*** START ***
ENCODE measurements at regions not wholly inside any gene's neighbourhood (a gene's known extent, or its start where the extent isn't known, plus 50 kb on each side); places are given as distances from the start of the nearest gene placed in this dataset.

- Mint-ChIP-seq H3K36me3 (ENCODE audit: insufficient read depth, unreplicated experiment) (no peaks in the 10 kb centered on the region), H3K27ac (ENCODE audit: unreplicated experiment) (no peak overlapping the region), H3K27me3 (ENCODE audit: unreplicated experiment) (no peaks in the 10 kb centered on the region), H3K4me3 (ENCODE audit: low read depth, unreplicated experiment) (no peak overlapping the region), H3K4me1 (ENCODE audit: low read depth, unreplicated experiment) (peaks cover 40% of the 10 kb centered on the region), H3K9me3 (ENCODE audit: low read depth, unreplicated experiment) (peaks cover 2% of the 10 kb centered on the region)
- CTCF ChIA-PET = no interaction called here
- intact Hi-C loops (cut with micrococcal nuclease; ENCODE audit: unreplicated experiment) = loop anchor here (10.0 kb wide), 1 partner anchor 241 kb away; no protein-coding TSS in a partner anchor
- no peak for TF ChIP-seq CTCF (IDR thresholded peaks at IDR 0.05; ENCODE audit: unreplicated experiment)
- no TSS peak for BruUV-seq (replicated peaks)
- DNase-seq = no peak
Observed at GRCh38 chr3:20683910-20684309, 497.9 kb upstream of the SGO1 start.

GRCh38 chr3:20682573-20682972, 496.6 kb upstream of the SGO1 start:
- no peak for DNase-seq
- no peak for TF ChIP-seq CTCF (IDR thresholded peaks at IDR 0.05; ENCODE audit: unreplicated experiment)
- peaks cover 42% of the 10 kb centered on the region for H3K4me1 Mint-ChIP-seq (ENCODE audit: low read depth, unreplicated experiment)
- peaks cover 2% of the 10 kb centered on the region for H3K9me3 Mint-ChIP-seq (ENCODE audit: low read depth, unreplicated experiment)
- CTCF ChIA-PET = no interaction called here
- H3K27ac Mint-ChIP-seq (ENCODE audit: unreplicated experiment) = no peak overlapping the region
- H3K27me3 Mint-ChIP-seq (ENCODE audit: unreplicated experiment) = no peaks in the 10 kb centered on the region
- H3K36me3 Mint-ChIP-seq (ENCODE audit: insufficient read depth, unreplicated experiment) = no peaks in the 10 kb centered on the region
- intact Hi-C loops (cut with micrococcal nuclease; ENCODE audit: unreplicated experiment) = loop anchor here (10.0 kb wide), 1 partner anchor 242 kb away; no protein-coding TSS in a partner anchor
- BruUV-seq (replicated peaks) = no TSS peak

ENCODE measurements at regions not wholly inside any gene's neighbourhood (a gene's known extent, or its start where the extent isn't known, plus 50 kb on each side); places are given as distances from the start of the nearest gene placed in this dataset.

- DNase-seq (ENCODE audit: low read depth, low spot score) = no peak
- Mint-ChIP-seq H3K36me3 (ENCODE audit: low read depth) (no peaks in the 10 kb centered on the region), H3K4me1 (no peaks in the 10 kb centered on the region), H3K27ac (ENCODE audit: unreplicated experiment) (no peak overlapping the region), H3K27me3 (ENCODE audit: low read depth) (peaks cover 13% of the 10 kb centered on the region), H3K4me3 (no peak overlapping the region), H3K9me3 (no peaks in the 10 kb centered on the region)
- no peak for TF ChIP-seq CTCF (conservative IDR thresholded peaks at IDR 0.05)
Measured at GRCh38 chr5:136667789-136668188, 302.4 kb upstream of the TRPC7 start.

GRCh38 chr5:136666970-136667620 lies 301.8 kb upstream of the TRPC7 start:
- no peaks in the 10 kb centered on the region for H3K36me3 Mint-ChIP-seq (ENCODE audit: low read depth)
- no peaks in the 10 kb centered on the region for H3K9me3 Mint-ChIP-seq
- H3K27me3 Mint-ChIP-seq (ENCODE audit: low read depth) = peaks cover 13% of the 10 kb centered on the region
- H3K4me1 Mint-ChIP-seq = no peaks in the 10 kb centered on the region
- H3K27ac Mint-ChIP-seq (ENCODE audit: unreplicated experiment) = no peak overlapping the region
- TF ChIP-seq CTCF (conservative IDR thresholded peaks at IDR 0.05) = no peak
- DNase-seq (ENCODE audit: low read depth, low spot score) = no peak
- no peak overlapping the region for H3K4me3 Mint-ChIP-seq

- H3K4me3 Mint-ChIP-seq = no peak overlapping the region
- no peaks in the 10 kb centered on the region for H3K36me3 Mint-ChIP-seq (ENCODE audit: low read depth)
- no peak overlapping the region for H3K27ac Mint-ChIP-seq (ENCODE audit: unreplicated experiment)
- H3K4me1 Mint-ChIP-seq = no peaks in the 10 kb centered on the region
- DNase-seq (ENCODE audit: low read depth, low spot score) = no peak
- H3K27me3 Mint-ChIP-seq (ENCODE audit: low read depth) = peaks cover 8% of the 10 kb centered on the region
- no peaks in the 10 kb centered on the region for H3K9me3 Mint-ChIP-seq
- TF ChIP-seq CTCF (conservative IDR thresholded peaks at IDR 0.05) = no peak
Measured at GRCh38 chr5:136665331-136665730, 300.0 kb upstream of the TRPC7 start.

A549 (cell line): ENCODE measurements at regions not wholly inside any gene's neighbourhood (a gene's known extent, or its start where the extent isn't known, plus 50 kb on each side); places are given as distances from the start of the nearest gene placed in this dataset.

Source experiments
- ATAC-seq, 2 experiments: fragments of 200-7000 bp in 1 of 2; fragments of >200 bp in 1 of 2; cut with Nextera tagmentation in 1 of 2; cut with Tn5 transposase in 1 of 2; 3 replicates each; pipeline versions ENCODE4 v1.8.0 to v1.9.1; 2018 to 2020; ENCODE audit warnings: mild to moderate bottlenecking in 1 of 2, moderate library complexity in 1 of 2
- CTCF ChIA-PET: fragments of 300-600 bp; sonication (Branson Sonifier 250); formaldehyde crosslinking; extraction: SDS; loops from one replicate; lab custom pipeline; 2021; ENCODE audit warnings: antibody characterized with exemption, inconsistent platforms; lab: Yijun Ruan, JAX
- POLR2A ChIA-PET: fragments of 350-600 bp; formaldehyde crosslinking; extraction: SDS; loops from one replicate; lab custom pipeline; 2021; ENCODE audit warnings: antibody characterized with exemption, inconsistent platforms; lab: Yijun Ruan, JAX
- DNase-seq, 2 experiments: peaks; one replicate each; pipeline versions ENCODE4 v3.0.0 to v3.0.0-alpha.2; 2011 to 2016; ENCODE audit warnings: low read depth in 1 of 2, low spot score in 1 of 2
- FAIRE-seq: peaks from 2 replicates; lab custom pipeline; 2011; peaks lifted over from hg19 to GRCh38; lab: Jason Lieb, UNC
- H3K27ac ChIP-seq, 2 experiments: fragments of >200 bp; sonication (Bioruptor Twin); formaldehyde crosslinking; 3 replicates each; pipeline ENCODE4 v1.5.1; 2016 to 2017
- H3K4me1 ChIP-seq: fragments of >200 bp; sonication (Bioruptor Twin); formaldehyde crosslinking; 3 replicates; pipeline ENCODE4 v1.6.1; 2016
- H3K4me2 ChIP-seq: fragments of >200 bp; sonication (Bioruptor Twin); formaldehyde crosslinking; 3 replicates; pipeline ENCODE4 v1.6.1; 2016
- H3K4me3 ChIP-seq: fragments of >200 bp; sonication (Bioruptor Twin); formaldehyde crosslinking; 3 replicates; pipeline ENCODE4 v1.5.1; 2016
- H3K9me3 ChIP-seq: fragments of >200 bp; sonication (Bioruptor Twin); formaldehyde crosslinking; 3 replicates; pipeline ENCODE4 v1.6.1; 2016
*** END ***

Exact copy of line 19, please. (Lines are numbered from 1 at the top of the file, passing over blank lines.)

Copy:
- BruUV-seq (replicated peaks) = no TSS peak